Thinking about it, I certainly should have considered both Pandora’s Planet (SF) by Christopher Anvil and The Warlock in Spite of Himself (fantasy) by Christopher Stasheff under item 50. And I’d add a spot for the Best Popular Singer (Petula Clark, of course, with Karen Carpenter a strong second place).

      • steve lancaster says:

        The last gun show I went to M-1 30.06 were selling for over $1000 mostly to retired grunts, like me. Patton used a strategy he called walking fire. A unit advancing on a suspected enemy position would fire their M-1’s at random targets as they advanced. The effective range of most German rifles was about 300 yards while the M-1 was effective at up to 800 yards and in the hands of a skilled rifleman over 1000. Walking fire stopped the enemy from even attempting to take aim and kept their heads down and I might add was scary as hell.

        I agree on Pet Clark, I had not thought of her. Maybe a strong second Nancy Sinatra, these boots are made for walking.

      • Kung Fu Zu Kung Fu Zu says:

        “And I’d add a spot for the Best Popular Singer (Petula Clark, of course, with Karen Carpenter a strong second place).”

        I would flip those two. Carpenter had the purest female voice in pop. She didn’t have to resort to vocal gymnastics, just tone and control. Pure warm honey. Long ago, and oh so far away.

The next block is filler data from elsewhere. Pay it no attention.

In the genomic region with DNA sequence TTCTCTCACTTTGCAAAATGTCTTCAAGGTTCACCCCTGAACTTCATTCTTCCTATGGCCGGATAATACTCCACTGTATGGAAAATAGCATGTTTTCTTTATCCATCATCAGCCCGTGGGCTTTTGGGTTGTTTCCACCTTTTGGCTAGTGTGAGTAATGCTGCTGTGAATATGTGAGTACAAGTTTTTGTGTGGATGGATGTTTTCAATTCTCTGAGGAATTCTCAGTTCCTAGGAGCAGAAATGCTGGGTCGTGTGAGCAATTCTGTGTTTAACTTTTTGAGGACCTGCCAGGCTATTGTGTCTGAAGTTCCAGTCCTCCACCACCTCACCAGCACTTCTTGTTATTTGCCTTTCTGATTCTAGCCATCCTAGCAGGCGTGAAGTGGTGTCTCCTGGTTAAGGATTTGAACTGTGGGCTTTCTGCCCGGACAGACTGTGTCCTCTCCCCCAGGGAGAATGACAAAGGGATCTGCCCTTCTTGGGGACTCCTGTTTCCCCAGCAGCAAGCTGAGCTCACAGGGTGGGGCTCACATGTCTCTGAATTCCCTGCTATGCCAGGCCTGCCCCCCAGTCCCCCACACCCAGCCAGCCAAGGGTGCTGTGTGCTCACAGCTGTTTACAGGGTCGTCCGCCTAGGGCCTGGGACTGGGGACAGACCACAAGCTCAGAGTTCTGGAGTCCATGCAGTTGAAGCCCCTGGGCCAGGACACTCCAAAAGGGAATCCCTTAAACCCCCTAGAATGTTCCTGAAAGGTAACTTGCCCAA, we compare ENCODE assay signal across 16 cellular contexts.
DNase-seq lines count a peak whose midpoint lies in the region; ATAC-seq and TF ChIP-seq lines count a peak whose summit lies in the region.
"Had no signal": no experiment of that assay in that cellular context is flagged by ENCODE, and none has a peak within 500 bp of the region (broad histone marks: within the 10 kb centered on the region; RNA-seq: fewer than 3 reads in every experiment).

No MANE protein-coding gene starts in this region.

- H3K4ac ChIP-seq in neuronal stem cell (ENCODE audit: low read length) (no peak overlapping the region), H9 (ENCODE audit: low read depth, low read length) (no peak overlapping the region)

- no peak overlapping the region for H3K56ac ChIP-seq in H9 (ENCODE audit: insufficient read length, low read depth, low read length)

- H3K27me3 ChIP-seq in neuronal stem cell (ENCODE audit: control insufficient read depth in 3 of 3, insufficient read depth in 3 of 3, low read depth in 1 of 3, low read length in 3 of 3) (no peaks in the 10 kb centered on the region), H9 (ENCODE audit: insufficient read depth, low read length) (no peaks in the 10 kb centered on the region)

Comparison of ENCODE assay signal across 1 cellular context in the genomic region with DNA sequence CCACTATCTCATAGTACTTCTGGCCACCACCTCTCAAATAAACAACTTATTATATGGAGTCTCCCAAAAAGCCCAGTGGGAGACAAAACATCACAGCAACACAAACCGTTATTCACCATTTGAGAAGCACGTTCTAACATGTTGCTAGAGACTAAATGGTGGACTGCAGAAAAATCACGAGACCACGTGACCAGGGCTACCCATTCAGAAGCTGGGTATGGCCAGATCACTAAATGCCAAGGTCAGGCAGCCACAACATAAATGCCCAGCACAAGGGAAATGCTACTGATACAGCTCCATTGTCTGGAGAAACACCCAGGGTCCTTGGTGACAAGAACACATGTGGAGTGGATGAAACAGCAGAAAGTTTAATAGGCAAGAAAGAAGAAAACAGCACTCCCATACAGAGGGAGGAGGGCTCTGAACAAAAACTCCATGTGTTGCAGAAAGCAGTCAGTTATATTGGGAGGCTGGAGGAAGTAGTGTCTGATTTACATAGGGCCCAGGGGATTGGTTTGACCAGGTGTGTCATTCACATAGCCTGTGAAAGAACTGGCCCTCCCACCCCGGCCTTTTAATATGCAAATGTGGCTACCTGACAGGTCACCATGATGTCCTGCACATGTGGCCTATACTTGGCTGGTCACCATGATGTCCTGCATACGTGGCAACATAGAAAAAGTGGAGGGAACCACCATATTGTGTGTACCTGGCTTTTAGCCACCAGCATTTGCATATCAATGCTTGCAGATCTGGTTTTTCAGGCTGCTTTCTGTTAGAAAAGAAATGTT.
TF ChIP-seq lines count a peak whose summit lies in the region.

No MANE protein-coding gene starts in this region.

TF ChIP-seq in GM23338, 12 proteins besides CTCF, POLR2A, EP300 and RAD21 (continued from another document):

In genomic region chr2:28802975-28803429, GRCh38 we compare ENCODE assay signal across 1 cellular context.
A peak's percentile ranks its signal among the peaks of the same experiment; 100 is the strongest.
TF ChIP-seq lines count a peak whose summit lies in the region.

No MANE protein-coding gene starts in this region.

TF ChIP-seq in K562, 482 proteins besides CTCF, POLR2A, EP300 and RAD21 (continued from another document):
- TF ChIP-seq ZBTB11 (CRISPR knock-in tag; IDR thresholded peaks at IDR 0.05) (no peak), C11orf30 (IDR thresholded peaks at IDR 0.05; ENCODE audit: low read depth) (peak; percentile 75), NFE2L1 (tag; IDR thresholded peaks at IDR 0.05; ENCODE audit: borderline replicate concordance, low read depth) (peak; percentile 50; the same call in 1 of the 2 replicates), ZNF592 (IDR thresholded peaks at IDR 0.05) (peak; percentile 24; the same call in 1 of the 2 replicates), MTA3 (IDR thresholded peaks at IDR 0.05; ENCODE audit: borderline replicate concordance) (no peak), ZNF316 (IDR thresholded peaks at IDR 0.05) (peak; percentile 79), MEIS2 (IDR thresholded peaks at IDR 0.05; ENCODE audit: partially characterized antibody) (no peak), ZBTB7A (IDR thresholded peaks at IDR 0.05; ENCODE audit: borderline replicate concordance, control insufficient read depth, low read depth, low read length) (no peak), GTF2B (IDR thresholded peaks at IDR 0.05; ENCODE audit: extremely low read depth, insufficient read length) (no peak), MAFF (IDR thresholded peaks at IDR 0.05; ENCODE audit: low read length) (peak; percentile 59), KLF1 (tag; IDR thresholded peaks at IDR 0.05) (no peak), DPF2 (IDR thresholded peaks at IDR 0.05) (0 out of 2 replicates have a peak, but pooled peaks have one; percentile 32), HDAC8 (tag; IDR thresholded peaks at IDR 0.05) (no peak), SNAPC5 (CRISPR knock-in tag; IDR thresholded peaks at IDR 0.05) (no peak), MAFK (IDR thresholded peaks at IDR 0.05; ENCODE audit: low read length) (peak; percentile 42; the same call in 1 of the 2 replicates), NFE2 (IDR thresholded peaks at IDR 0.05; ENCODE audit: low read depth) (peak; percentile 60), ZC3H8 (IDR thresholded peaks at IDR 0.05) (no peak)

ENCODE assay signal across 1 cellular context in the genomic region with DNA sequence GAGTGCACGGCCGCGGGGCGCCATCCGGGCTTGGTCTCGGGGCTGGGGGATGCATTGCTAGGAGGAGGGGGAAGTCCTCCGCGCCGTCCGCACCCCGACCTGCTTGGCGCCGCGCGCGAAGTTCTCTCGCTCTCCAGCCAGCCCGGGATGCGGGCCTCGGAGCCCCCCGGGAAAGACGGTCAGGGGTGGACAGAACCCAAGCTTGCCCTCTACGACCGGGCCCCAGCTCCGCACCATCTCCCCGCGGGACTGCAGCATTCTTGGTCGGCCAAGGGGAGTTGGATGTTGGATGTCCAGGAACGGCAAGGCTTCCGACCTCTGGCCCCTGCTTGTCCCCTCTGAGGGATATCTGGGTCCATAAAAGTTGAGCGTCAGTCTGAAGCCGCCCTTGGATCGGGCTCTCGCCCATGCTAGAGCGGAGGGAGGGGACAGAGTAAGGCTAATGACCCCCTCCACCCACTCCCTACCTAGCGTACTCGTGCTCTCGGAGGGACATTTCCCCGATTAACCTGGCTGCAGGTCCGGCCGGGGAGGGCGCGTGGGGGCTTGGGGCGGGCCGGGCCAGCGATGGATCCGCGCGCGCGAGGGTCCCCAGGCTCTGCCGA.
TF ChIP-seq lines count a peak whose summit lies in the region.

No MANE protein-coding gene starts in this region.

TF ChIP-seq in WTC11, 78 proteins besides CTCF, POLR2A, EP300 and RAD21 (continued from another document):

• Timothy Lane says:

          Needless to say, I recognize the reference, and she was indeed a superstar. I probably would agree on pure voice, but Petula Clark has had a remarkable career and was still active as of a year or two ago (if not still) at age 80.

  3. Kung Fu Zu Kung Fu Zu says:

    3. Frederick the Great. George Washington is simply the Greatest American and possibly the greatest man of all time.
    5. Too many great novels. Impossible to say.
    6. Napoleon or Wellington
    12. Alamo
    13. Pearl Harbor
    15. Guderian
    16. Depends on size of unit
    22. Later model Tiger II commanded by Kurt Knispel or Michael Wittman
    35. Any terrace overlooking a lake in Switzerland
    39. Lake Lucerne
    54. Symphony for the Devil

  4. Brad Nelson Brad Nelson says:

    My additions:

    A) Best ice cream flavor: chocolate

    B) Best sex position: not being for gender-bending

    C) The bluest skies you’ve ever seen: are in Seattle

    D) Most Communist major city: Seattle (so long blue skies)